A generation of established artists and teachers of South Asian dance forms, Menaka Thakkar and Lata Pada, who teach bharatanatyam, and Joanna de Souza, who teaches kathak, discuss the various roles they have had to adopt along their careers. They reflect on the development of their teaching and performance practices and, now that they are nearing retirement, how that knowledge and institutional momentum will be shared with the next generation.
Hari Krishnan has always challenged simplistic notions of tradition. His latest work, Holy Cow(s)!, attempts to break up what Krishnan calls “false binaries”, informed by news headlines around the election of Donald Trump and stereotypes that Krishnan has had to deal with all his life.Posted April 7, 2017
These are times in which we need to bear witness. The impetus for Nova Bhattacharya’s latest work, Infinite Storms, came from her experience living with migraines yet speaks to a greater, universal suffering. How do we persevere through pain?Posted February 28, 2017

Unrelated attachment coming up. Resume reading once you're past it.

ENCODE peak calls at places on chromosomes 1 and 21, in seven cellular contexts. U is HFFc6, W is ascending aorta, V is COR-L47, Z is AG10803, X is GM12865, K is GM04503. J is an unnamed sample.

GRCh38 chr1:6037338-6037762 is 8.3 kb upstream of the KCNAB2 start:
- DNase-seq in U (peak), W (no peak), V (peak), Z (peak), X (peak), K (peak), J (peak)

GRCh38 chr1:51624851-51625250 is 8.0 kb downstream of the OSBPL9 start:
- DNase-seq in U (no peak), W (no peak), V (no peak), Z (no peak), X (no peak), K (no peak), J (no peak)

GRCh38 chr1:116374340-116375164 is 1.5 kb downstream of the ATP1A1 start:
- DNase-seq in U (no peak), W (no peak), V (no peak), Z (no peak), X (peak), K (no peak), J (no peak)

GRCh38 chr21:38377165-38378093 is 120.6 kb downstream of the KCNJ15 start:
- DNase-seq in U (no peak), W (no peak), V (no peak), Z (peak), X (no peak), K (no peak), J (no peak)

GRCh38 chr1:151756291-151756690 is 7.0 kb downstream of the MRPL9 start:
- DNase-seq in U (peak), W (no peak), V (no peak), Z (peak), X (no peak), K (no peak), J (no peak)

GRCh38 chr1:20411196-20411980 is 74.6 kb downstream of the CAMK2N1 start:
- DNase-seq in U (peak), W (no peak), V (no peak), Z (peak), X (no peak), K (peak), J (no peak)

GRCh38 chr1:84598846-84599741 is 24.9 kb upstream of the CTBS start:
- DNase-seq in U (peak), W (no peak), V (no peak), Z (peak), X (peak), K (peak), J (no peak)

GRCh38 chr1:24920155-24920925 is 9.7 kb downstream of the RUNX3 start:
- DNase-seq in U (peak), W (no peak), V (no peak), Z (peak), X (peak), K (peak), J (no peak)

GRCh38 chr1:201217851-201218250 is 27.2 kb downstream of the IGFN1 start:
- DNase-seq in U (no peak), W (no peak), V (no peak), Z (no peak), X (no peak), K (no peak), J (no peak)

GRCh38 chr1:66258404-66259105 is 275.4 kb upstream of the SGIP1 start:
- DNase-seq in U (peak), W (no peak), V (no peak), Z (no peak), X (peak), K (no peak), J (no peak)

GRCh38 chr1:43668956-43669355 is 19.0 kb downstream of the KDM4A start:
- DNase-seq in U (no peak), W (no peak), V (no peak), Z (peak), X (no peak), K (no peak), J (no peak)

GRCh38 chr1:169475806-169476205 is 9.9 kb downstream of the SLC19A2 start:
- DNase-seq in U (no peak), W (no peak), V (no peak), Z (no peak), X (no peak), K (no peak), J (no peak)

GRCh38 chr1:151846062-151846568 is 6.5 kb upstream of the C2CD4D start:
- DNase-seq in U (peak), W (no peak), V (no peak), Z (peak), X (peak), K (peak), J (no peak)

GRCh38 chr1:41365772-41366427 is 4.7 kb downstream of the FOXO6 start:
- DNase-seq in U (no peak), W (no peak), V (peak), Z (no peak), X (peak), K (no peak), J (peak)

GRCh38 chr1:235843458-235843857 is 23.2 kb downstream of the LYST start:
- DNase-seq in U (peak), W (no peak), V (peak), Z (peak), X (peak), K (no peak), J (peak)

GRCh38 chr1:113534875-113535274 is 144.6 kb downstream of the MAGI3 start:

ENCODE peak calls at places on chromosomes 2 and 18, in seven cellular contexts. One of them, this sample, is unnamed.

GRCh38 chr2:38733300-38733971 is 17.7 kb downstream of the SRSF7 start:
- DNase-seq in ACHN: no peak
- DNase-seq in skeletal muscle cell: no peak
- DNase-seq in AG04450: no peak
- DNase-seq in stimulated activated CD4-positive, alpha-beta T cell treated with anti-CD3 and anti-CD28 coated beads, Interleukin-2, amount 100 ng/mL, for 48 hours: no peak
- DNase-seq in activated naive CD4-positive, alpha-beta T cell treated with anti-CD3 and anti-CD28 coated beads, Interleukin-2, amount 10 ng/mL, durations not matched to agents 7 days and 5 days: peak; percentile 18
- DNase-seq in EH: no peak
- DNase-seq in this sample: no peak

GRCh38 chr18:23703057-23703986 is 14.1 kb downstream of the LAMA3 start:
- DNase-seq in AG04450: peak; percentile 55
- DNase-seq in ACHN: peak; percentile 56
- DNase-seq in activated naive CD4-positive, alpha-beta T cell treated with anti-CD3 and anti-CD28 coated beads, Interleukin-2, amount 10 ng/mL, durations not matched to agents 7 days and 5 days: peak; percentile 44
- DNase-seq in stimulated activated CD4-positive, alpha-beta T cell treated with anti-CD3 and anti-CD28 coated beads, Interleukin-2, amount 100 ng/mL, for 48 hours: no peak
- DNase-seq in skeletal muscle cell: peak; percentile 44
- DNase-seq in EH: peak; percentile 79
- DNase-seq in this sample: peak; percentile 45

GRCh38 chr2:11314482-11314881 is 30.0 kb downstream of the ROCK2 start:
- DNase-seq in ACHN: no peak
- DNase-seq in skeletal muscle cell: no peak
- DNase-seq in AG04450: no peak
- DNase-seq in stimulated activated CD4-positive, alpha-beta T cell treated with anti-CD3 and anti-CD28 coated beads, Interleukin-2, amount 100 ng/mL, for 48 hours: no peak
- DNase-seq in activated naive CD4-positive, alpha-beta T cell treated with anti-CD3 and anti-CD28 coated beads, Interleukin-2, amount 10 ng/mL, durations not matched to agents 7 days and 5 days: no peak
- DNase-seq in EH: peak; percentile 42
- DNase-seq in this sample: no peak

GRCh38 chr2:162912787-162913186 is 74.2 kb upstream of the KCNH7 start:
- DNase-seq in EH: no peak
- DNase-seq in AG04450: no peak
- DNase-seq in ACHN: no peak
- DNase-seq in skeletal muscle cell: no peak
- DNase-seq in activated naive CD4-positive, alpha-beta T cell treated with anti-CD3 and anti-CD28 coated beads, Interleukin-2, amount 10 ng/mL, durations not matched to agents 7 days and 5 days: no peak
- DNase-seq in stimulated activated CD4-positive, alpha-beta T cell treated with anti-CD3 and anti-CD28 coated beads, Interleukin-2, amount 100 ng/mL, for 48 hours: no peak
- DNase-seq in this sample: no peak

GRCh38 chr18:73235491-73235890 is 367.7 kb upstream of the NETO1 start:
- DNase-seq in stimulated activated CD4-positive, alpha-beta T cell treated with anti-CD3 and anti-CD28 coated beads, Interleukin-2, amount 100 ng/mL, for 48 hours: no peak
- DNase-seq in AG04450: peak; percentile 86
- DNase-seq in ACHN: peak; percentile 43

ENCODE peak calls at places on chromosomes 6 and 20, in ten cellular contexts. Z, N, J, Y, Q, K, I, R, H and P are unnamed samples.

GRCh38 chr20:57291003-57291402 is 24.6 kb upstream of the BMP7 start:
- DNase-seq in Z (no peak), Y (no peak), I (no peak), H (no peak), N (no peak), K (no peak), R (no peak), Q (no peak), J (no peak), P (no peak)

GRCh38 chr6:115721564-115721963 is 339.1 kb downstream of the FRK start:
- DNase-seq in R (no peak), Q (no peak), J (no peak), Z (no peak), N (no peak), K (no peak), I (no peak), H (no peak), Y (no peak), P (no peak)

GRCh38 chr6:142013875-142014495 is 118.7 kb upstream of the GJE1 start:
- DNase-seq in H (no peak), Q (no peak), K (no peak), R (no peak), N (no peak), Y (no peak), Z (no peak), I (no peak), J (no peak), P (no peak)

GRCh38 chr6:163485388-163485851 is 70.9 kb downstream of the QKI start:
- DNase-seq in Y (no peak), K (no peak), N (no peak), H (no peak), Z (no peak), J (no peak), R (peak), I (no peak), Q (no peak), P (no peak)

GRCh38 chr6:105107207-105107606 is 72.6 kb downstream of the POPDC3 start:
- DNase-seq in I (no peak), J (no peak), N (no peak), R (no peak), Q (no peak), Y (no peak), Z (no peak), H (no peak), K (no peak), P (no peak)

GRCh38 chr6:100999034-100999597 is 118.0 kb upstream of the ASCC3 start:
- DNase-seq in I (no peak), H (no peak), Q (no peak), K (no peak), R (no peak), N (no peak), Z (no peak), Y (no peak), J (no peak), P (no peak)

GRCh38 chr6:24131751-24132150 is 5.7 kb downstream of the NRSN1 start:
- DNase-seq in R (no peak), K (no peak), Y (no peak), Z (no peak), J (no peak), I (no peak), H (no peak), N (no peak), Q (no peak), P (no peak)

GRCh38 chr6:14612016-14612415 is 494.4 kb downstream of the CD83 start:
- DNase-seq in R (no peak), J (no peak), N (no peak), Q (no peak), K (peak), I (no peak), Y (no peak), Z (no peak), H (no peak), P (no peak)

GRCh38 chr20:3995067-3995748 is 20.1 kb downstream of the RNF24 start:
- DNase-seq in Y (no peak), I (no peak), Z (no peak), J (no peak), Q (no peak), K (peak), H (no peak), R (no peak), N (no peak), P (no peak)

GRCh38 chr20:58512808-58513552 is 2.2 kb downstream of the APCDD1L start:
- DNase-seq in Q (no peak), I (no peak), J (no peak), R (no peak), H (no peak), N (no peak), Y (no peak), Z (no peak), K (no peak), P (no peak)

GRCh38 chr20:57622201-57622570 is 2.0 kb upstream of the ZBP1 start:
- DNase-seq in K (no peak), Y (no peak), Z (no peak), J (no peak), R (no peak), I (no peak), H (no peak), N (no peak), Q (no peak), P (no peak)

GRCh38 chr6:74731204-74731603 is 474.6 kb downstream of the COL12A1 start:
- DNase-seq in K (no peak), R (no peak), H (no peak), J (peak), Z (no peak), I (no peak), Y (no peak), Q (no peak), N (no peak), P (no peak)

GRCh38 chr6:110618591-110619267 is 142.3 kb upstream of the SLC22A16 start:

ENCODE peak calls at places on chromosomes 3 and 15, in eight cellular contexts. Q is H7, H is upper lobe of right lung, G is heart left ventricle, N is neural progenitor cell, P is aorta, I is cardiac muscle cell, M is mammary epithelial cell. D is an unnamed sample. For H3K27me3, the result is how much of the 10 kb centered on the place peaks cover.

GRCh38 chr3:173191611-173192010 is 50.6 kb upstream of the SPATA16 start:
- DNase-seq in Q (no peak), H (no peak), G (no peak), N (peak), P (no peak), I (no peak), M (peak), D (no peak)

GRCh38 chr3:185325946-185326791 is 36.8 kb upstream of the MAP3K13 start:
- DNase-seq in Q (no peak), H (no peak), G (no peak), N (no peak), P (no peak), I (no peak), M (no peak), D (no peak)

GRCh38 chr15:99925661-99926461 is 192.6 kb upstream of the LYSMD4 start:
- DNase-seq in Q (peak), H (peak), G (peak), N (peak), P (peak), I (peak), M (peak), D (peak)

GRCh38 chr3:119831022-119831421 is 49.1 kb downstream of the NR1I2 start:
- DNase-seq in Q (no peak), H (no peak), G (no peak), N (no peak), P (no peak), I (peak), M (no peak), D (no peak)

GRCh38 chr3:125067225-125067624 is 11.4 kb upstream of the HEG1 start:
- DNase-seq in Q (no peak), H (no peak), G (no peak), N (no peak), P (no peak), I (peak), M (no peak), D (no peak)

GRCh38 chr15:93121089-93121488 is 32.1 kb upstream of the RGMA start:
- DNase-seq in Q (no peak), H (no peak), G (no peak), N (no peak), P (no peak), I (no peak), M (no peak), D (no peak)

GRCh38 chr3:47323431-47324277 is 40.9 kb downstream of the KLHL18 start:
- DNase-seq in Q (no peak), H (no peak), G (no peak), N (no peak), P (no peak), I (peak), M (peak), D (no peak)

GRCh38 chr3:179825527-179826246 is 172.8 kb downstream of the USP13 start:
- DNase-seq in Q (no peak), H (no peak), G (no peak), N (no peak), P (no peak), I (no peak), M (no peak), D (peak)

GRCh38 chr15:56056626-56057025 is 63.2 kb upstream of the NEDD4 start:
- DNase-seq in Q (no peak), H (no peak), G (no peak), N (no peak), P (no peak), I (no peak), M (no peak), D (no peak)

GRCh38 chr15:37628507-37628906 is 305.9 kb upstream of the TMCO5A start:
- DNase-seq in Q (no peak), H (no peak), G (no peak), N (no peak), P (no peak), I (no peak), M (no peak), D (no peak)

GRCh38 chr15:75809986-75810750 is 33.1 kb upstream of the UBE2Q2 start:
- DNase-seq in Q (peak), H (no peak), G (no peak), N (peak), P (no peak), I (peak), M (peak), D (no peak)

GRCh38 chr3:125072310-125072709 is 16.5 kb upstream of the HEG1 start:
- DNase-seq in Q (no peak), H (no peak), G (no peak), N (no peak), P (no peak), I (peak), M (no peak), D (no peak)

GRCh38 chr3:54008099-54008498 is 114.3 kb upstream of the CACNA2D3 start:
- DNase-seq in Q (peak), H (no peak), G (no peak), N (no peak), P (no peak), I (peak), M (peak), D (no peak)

Brandy Leary and Soraya Peerbaye launch a project looking to make understandings of contemporary dance performance to be more inclusive and more diversePosted January 27, 2017
Sudha Khandwani, artistic director of Kalanidhi Fine Arts of Canada, pioneered the contemporary face of South Asian classical dance while also paying homage to its rich tradition.Posted December 16, 2016
Patience might be the last word that many kathak dancers think of when either practising or preparing for a show. After all, for the most part, kathak is known these days for fast, stomping footwork and pirouettes that leave the audience dizzy in their seats. But for Nahid Siddiqui, one of the foremost proponents of kathak today, patience is the key to unlocking the potential – of both the form and the dancer.Posted October 14, 2016